BACK ON A BOAT AGAIN
We leave on one of those perfect days you get in Majorca at the tail end of the summer, when the sun is just beginning to lose its intensity, the air is soft and clear, the wind has melted away so that the sea in the bay is as still and reflective as a mirror, the temperature in the shade is spot on body temperature, you feel completely at one with your surroundings, and very very happy. It’s hard to say goodbye on such a day. But rather than feeling sad to be going, we feel blessed to have such great conditions for travelling by boat, because we will get to see the island at its best.
Fifteen minutes drive to the ferry port. The same weird procedure where passengers have to go on board separately from the car. But this time when Graham and I say a temporary goodbye to each other it’s in bright sunshine and we’re prepared for it, so it’s not quite so traumatic! I find a spot in the bar on the top deck, and gaze out at people on sun loungers, sunbathing in their bikinis and swimming trunks (this is a ferry with a swimming pool!). Do I miss Palma airport? NO I DO NOT.
When Graham joins me we go and find a place to say a proper goodbye to the island. The boat slips gently out on a turquoise blue sea. We lean on the rail and drink in the view with our eyes. On a day like this one there simply cannot be anywhere in the world more beautiful than this glorious island of Majorca. And we feel incredibly lucky to be seeing it this way.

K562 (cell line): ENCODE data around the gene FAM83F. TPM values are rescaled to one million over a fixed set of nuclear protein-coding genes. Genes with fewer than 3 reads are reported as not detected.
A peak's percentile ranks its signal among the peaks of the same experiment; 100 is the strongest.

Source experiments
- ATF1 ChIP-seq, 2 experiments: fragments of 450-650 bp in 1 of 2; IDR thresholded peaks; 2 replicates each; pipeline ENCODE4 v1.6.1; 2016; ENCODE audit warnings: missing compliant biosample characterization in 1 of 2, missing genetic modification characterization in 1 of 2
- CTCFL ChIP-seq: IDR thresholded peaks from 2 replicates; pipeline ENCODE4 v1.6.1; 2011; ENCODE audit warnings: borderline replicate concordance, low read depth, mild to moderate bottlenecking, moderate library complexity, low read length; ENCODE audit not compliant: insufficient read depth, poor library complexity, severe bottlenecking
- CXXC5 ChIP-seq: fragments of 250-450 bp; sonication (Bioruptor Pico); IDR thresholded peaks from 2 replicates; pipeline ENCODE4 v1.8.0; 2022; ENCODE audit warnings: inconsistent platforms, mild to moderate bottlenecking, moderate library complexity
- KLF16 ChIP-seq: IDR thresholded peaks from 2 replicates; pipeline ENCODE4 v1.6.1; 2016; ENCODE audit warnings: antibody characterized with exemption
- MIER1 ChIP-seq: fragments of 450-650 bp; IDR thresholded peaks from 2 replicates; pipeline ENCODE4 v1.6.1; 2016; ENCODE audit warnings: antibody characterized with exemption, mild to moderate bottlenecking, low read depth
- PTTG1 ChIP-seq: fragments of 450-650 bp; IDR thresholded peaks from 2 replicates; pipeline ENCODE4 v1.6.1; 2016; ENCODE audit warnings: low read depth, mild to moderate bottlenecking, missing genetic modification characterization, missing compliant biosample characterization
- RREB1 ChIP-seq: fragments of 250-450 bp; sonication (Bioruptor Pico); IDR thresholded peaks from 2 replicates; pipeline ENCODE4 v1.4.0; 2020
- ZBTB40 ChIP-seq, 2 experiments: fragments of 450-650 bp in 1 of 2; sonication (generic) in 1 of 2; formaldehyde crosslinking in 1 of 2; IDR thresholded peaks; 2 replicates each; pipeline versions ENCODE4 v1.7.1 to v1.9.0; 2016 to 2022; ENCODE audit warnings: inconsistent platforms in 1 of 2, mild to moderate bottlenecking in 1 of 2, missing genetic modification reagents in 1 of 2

We watch for as long as we can, while the island softens and dissolves into the distance, until there’s no trace of it on the horizon. Then we find a spot to settle down and talk and eat and read for the six hours it takes us to reach Barcelona.
RETURN TO BARCELONA
Barcelona. It’s a wonderful town. The skies as we approach give a hint of what is in store for us. They’re eye catching, dramatic, beautiful.
We drive off the ferry and check in to the supremely comfortable, very friendly and welcoming, couldn’t be in a better position, H1898 hotel; located a matter of metres off La Rambla, the street that is the soul of Barcelona.
This is the old town, very different to the super modern and stylish Olympic area that we had visited on our way out. But equally as stunning. We have dinner on the roof terrace of the hotel: really good tapas (and we’ve eaten a fair bit on this trip so we know what we’re talking about!) and great views across the city. The tower of the cathedral is close by, piercing the roofline, changing colour before our eyes, one moment pink, one moment purple, one moment green; a light show to let us know (as if we didn’t know already) that we are in a pretty extraordinary place.
After dinner we go for a quick ramble down La Rambla (has to be done – walk and pun!) and then back to the hotel and our completely gorgeous bedroom. Oh, it’s a tough life!
Breakfast the next morning was in a class of its own. The spread that met us as we entered the dining had to be seen to be believed. It was tempting to spend the morning there scoffing. The pastry table in particular… OMG!!!
Still Barcelona was calling us. And we only had a few hours. So we enjoyed our breakfast, and then went out and strolled again up La Rambla, with its crowds and its street traders and its nifty flower stalls.
As we wandered Graham suggested going into the Mercado de la Boqueria. Now if I’m honest I’m a bit myeh about markets. In my book a somewhat overrated experience – too often they’re full of the same old tat. But not this one.